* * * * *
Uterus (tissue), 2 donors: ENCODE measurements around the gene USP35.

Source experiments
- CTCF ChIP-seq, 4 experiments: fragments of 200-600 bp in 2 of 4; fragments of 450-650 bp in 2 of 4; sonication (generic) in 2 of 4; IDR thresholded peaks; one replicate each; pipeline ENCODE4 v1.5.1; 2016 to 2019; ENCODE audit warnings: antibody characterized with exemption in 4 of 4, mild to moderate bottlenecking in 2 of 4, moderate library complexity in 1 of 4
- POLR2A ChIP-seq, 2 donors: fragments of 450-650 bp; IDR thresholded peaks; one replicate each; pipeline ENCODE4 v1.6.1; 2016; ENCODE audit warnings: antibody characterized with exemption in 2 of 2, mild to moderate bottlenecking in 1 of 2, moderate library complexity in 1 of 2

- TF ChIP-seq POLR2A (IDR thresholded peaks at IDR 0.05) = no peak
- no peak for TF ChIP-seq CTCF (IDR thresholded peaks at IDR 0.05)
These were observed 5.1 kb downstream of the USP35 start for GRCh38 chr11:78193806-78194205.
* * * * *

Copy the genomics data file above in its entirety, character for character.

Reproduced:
Uterus (tissue), 2 donors: ENCODE measurements around the gene USP35.

Source experiments
- CTCF ChIP-seq, 4 experiments: fragments of 200-600 bp in 2 of 4; fragments of 450-650 bp in 2 of 4; sonication (generic) in 2 of 4; IDR thresholded peaks; one replicate each; pipeline ENCODE4 v1.5.1; 2016 to 2019; ENCODE audit warnings: antibody characterized with exemption in 4 of 4, mild to moderate bottlenecking in 2 of 4, moderate library complexity in 1 of 4
- POLR2A ChIP-seq, 2 donors: fragments of 450-650 bp; IDR thresholded peaks; one replicate each; pipeline ENCODE4 v1.6.1; 2016; ENCODE audit warnings: antibody characterized with exemption in 2 of 2, mild to moderate bottlenecking in 1 of 2, moderate library complexity in 1 of 2

- TF ChIP-seq POLR2A (IDR thresholded peaks at IDR 0.05) = no peak
- no peak for TF ChIP-seq CTCF (IDR thresholded peaks at IDR 0.05)
These were observed 5.1 kb downstream of the USP35 start for GRCh38 chr11:78193806-78194205.